In terms of computing power, we astrophysicists are insatiable

Astrophysicist Hans-Thomas Janka, a scientist at the Max-Planck-Institute for Astrophysics and lecturer at the Technical University of Munich (TUM), and his team have used SuperMUC excessively: A conversation about the benefits of supercomputers and the hunger for data in physics.

More than 570 million core hours on SuperMUC: Congratulations, you have been the heavy user of this high-performance computer for the last six years.
Professor Hans-Thomas Janka: For us, the SuperMUC was a gift. Previously, astrophysicists could only perform much smaller calculations and thus only calculate two-dimensional models. With the SuperMUC even three-dimensional simulations became possible - that was a huge breakthrough for us.
What are you researching with the help of supercomputers?
Janka: My team and I are working on the explosions of supernovae, massive stars and energy boosters in space. Every second a supernova explodes somewhere, in our galaxy only two to three of them can be seen as bright events with the telescope – per century! These explosions form neutron stars, black holes and chemical elements. Using data from supernovae, we study the formation of metals, matter and life, as well as the role of these stars in space.

Why does astrophysics create so much data?
Janka: We get a lot of data from stars and explosions from the cosmos by measuring radiation, elementary particles or gravitational waves. But we can only really observe a few developments. Therefore, astrophysicists develop models for evaluation and calculate them with the help of mathematical and physical equations. This easily produces terabytes of data that we can only analyze or visualize with high performance computers.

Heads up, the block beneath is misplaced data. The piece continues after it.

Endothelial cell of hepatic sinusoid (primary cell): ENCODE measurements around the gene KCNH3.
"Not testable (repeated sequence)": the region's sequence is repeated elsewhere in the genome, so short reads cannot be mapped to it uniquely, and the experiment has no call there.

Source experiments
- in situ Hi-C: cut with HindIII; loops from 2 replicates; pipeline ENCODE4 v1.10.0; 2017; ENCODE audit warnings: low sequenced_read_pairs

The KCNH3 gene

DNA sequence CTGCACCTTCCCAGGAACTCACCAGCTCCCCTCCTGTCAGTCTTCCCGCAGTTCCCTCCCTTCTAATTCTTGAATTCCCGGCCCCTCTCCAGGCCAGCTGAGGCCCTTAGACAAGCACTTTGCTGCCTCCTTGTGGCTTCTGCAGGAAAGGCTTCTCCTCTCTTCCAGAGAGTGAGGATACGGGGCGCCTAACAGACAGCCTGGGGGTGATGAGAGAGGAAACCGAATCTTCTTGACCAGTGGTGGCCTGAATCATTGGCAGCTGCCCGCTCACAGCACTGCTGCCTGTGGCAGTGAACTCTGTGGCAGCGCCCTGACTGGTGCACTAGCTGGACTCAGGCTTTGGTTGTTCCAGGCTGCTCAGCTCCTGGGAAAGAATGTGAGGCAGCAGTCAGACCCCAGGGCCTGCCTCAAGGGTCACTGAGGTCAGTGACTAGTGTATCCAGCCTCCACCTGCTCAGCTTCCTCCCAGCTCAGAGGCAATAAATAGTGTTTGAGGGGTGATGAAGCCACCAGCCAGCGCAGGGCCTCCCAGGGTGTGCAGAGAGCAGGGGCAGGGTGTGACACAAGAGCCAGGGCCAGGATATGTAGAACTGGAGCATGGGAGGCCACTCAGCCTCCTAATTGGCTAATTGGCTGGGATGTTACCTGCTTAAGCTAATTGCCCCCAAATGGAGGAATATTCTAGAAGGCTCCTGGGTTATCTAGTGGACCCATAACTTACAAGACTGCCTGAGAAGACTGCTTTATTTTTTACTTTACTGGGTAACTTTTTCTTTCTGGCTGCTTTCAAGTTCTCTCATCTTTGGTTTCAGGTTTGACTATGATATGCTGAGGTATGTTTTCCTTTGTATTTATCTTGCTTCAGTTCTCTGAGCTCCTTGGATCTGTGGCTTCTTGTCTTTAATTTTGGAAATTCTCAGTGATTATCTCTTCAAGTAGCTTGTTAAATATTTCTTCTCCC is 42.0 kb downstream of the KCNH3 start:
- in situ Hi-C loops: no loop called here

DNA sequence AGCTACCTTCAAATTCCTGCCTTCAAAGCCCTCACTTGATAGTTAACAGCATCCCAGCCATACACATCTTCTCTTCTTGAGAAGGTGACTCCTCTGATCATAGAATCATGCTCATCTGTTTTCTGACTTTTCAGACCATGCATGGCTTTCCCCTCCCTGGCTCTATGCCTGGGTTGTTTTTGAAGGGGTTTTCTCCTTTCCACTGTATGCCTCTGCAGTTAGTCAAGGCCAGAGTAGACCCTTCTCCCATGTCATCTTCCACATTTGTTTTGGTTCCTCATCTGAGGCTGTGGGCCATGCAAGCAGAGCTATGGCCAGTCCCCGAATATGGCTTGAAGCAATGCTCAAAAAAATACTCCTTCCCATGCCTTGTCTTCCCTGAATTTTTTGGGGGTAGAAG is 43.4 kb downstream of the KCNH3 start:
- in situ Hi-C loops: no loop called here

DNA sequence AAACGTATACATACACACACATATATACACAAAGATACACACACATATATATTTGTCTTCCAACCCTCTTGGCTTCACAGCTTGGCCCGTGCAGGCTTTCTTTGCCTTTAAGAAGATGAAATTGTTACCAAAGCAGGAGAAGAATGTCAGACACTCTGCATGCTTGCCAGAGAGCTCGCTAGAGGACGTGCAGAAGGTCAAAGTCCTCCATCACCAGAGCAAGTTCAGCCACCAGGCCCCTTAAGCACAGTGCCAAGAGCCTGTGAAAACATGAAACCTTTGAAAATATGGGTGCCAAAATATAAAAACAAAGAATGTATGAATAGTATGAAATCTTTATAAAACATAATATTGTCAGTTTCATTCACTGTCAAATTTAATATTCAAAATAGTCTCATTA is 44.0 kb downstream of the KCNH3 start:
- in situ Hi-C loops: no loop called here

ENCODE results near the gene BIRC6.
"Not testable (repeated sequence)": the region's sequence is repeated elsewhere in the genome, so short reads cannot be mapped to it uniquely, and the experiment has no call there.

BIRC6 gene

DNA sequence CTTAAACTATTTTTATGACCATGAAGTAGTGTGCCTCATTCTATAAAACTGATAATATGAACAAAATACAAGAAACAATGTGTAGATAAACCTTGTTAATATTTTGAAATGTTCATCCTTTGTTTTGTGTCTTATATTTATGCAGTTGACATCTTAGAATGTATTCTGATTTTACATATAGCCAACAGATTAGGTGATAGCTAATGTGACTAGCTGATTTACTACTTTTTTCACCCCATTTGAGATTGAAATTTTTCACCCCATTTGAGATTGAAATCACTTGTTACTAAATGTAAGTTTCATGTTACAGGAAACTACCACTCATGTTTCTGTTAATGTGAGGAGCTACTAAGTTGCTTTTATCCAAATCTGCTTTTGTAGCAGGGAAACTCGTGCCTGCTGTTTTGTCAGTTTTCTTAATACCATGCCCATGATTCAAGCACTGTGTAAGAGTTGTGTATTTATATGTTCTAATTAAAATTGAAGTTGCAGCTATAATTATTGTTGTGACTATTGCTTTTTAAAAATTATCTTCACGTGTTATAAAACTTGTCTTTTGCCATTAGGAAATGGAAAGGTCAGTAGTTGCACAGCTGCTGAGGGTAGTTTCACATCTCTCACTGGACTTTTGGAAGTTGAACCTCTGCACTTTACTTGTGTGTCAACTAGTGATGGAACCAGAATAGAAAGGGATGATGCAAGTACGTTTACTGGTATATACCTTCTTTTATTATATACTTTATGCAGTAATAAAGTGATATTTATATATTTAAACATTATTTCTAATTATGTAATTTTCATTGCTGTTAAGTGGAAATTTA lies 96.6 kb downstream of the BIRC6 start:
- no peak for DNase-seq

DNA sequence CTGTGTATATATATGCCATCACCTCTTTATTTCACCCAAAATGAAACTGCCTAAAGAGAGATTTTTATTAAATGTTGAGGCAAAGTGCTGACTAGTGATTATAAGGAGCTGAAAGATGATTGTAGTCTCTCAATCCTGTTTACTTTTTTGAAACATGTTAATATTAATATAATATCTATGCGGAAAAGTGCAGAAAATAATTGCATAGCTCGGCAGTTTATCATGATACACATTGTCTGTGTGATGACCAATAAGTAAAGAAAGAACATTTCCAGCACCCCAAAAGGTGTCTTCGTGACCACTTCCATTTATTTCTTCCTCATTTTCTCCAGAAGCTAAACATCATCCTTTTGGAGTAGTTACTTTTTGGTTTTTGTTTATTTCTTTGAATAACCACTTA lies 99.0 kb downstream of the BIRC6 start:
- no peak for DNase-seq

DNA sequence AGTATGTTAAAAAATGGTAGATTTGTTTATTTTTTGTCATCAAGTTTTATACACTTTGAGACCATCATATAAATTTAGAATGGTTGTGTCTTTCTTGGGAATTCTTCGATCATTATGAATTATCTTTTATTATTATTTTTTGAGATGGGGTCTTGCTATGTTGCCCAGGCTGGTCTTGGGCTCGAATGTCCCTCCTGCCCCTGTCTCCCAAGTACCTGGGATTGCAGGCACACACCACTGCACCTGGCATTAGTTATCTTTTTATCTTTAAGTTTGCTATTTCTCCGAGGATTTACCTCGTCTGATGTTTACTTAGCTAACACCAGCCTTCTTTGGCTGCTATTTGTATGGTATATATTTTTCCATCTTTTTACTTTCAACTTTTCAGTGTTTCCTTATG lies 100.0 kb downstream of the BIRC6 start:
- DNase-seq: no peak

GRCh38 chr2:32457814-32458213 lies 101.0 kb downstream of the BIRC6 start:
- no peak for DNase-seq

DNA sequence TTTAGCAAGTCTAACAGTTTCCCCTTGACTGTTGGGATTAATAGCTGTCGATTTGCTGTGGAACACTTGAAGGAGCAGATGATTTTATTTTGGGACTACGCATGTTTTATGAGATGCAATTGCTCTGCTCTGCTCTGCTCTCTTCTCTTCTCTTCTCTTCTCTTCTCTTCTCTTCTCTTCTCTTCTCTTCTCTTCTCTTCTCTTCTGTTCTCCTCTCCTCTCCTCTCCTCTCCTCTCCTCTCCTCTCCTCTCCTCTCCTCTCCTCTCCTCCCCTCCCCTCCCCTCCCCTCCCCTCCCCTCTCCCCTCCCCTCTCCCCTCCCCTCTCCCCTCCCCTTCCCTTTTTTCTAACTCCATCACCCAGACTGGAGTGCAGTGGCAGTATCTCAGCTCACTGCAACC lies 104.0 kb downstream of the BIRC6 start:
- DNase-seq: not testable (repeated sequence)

How can you be sure that the models and algorithms for evaluation are correct?
Janka: Astrophysicists need patience to confirm their theories. Certainly, predictions can be supported by comparing different and independent calculations, but certainty comes from observation and measurement. Models for the collision of two neutron stars, which I developed with colleagues in the 1990s, could only be reproduced in reality 20 years later.

Supercomputing and astrophysics - how is the partnership developing?
Janka: We are insatiable when it comes to data volumes and computing power. Today we can only calculate many models in two dimensions, and we would also like to refine the resolution of three-dimensional calculations from two to one degree - but this doubling would at least increase the computing time of today's computers eightfold.

And why do you need a computer centre like the LRZ?
Janka: Although we write most of the algorithms ourselves, the support for porting the data and applications or for visualization is enormously helpful. The LRZ has built up many competencies that we don't have. They will become even more important in the coming exascale and perhaps quantum computer times, because the machines and their programs will become even more complex.